The term VUCA is being used more and more often to describe challenges we face in both professional and personal life. VUCA stands for Volatile, Uncertain, Complex, and Ambiguous. It reflects the fact that, as technology has improved and we live closer together, our world has become faster and more inter-connected, leading to a new level of difficulty that most people have not had to face before. Methods that have worked in the past to address less difficult situations simply are not sufficient anymore.

VUCA means that there are more moving parts in a situation, many of which are moving at the same time. The more long-term a situation is, and the more people and organizations involved, the more volatile and uncertain things will be. VUCA situations push us to the limits of our tolerance for not knowing, and therefore, not being able to plan and control for all contingencies.  As we’re pushed to the limit of our ability to handle the discomfort all this generates, we find we need to do things differently:  either we shut down and block out important dimensions of our challenges, and typically don’t address them successfully… or we need to develop greater capacity to handle the discomfort that VUCA creates, so we can stay open and not neglect important elements of the situation. To handle all of this, we need to see the bigger system, acknowledge our current thinking, shift our perspectives to a broader context, and experiment to see what works and what doesn’t work, then adapt based on what we learn. Ultimately, to address such situations, we find we need to manage it over time, not solve it once and for all.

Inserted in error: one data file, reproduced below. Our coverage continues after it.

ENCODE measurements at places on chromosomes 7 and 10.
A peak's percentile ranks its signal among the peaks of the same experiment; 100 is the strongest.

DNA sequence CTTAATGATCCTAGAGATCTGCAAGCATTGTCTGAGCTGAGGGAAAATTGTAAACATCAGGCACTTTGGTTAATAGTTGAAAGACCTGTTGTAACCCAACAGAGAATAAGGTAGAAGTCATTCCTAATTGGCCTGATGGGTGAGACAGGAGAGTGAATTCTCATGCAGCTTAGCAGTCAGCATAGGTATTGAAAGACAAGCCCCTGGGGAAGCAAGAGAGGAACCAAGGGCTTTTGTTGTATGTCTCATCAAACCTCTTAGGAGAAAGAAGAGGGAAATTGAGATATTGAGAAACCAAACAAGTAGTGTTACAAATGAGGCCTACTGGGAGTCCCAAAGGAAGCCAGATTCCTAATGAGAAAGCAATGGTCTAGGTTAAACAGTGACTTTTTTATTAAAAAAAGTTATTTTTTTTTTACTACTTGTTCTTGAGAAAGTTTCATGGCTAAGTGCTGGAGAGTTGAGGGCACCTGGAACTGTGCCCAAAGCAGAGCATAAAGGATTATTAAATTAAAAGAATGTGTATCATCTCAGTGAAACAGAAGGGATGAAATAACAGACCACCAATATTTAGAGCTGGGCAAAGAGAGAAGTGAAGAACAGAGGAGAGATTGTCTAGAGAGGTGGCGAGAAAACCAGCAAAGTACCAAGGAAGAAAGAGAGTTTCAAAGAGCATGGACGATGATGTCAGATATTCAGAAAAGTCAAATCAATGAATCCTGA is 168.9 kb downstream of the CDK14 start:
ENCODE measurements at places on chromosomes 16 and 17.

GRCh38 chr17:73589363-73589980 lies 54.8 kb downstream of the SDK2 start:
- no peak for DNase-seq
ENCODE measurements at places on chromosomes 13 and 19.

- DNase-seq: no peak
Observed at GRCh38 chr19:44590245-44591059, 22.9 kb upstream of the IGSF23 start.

Later Stage Leadership is dedicated to helping organizations and leaders develop greater capacity to stay open in the face of volatility, uncertainty, complexity, and ambiguity, in order to address their challenges more successfully and lead others to be able to contribute to them effectively.  As a shorthand, we will use the term “Complexity” as referring to situations with many different dimensions, many simultaneously changing variables, many different players with different priorities, and situations that extend a relatively long time into the future, that as a result, generate a significant amount of uncertainty and paradox that need to be addressed. Such challenges are rarely resolved once and for all; rather they need to be managed over time, and as such, need to be viewed and handled differently than situations that can be addressed through problem-solving.

Through our work together, organizations and leaders will expand their capacity to stay open in the face of the discomfort Complexity produces, and as a result, be better able to address complex challenges over the long term.

The Gemstone Complexity Process TM

The Gemstone Complexity Process TM is a facilitated approach to help teams successfully address complex challenges. It involves seeing the bigger system in which the challenge exists, clarifying the outcomes to be achieved, breaking it down into manageable parts, and interweaving them back together to create an integrated approach to managing that system over time. This process helps leaders and teams step back and see the big picture, and then dive in to address the multiple moving dimensions, while avoiding becoming overwhelmed by the complexity.

Complex challenges are those that:  (i) resist once-and-for-all solutions; (ii) have many different dimensions; (iii) have many moving parts that vary at the same time; (iv) involve many people with different perspectives and priorities; and (v) can use up a lot of human and financial resources without creating desired results, i.e., a lot of heat with little light.